20.3 C
Tuesday, June 2, 2020
Connecting Our Communities

Stories of Africa that go beyond the headlines

Elmira woman launches book, These Beautiful People, filled with the uplifting chronicles of her experiences as a volunteer on the continent

Elmira’s Twila Erb aims to paint a genuine picture of the storied past of the people of Africa, not the generic horror story you’d often see in the news. After spending two years volunteering, visiting 11 countries and having countless experiences, she has documented the events of the trip in her new book, These Beautiful People, which gets its official launch later this month.

“Their stories are incredible,” said Erb. “People need to hear them. And people only see Africa on the news; it’s not the full picture. Africa is so much more than what you see on the news. And that’s what I want to show people with the book.”

Erb believes that the true picture of Africa has been lost in translation. A study found that Africa tends to account for approximately six to nine per cent of the total amount of international news. Furthermore, 60-70 per cent of this news is focused on conflicts, diseases, disaster and terrorism.

But there is so much more to the continent than these negative headlines, argues Erb.

“I truly hope that my story is going to inspire you, that my story is going to motivate you, and that my story is going to encourage you and give you a new perspective of life,” said Dokta Boaz, a music producer from Kenya featured in the book.

“Every single person has a story,” added Erb. “And it doesn’t have to be wild or dramatic. Everybody’s story is different. The point is, that’s your story. There’s always something somebody can relate to in your story, and they’re probably just waiting for you to share it, so they don’t feel like they’re alone.

“I think there’s something really powerful about that. So they’re from Africa so people say ‘I can’t relate.’ But I say, you can. People are still people. The circumstances are different, and everything’s a little bit different, but right down at the core, people are the same. We have all the same basic needs.”

Erb had not planned on writing a book initially when she first left for Africa in January 2014. But she became deeply moved by the stories of those she encountered and began writing the book about one year into her travels. The finished product was three years in the making.

“There’s so many, but the woman who is pictured on the cover, her story is amazing. She’s from Uganda, and she’s like my mom, basically,” said Erb, on an example of one of the stories in the book ‘From Murderer to Mother.’ “She was part of that whole Kony2012 fiasco.

“That was a very popular hashtag, but nobody really knew what it meant. That was basically the genocide that was happening in Uganda. So this Kony guy and his rebels were capturing women and children and making them soldiers. It was horrendous. So she was captured by them, and taken into the bush. It was just crazy. She was forced to kill five people. So when they captured you, they would give you a gun and make you shoot someone. But she managed to escape,” said Erb.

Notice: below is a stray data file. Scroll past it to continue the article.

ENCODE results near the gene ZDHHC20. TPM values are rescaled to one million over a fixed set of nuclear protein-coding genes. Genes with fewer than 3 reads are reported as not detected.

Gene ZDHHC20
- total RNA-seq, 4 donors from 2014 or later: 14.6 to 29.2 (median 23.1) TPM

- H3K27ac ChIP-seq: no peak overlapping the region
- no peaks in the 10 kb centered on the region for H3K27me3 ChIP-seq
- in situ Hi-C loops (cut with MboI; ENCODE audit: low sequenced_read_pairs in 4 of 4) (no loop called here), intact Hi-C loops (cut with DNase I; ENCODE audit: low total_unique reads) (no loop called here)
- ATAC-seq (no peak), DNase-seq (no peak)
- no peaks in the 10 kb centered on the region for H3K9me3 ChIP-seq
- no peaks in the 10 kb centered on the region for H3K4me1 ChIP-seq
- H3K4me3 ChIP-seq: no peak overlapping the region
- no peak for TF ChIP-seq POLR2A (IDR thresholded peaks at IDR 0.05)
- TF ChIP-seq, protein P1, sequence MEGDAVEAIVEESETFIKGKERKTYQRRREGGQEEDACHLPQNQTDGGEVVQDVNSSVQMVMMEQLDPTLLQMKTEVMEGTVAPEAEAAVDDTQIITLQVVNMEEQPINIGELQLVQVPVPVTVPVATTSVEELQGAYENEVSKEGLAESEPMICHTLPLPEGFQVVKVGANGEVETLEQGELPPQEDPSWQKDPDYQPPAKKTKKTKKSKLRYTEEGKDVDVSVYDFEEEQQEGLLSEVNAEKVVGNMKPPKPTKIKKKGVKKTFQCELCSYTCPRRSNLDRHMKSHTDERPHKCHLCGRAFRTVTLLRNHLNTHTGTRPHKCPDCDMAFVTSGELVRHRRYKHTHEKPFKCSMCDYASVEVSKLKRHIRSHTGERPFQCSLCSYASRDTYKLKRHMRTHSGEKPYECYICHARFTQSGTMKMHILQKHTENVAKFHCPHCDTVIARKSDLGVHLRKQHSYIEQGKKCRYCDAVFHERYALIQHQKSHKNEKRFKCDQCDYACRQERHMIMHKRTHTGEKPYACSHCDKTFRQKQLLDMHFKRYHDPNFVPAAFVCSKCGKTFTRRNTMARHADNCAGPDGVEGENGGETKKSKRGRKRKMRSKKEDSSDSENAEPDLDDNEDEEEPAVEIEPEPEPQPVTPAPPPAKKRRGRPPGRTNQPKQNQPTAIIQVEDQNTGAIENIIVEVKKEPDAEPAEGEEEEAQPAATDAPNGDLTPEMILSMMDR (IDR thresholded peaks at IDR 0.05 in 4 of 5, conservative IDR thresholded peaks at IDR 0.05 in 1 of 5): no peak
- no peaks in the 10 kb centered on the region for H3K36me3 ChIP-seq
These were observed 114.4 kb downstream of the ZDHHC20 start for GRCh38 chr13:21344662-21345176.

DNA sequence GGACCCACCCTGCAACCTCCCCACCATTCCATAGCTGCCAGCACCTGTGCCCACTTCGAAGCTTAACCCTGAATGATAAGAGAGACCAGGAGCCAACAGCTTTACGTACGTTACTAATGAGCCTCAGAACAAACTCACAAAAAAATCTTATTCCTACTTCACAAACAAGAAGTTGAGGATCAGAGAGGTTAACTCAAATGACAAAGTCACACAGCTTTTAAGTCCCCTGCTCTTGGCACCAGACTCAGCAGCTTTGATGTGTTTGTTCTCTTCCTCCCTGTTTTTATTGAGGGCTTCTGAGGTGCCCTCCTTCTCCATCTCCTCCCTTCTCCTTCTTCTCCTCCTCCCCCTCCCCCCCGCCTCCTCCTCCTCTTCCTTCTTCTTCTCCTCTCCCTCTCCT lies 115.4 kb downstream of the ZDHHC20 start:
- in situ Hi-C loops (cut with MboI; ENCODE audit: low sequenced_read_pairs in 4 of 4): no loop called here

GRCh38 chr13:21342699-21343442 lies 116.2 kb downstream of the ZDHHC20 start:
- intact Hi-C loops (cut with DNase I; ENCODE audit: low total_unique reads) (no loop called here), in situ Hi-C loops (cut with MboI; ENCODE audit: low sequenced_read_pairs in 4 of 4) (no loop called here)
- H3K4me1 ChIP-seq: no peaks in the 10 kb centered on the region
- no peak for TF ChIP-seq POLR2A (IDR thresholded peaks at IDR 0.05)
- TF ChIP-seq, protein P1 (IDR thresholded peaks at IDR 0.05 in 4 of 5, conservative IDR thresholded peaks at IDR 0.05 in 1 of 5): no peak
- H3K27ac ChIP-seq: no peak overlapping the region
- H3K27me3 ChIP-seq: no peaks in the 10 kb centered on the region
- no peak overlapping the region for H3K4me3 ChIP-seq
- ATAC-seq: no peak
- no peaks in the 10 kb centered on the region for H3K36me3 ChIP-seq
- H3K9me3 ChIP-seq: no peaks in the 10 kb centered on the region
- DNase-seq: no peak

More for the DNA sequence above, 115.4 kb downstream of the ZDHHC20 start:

“So now there’s an organization that opened homes for kids that were abandoned, and they started one in the north, and she was living in the capital city by then, which was way further south. Life was much different for her now; she was married and had five kids.

“She found out somehow about this place because she wanted to get another job. And found out they were looking for a house mom. So every home has eight kids and a mom or whatever, and she said ‘Oh, I could do that.’ Thinking it would be in Kampala, which is the capital. She went in for the interview, and they said ‘Oh, you speak the language of the north.’ And she said yes. So they asked if she would go and be a mom, up there.

“When they’re driving her into the town, she realized that she recognized the place. She had been there before. She when she drove back into the property, she knew it was the same place where she had killed those people all those years back. And now she’s a mom to eight kids on the same property. She’s amazing. God took the whole thing, and just 180’d. And it’s hard to be that strong – she’s unreal.”

The book launch will take place on 1272 Scotch Line Rd., Elmira on September 22. It starts at 4 p.m. More details are available.

To encourage thoughtful and respectful conversations, first and last names will appear with each submission to The Observer's online community. Pseudonyms are not permitted. By submitting a comment, you accept that The Observer has the right to reproduce and publish that comment in whole or in part, in any manner The Observer chooses. Please note that The Observer does not endorse the opinions expressed in comments. Comments on this story are moderated according to our submission guidelines. Comments are welcome while open. We reserve the right to close comments at any time.


Plenty of opportunities for charitable work

With more and more people finding themselves on hard times because of the virus pandemic, there are those in the community who are taking it upon themselves to step up and find...

In Print. Online. In Pictures. In Depth.

You obviously love community journalism. Thanks for visiting today. If you have a great local story, let us know.

The evolution of Joshua Sade James’ musical style

He used to describe his musical style as the love child of Ariana Grande, Bruno Mars and Justin Timberlake. Now, Joshua Sade...

Critical Mass’ first single in seven years

Mental health concerns abound in the climate of anxiety and isolation prompted by the novel coronavirus, a reality not lost on musician...

Cancellation of YouthForce program will make job market tougher still

People across the country are struggling to find and maintain work in the wake of the COVID-19 pandemic. Now local youth, who...
- Advertisement -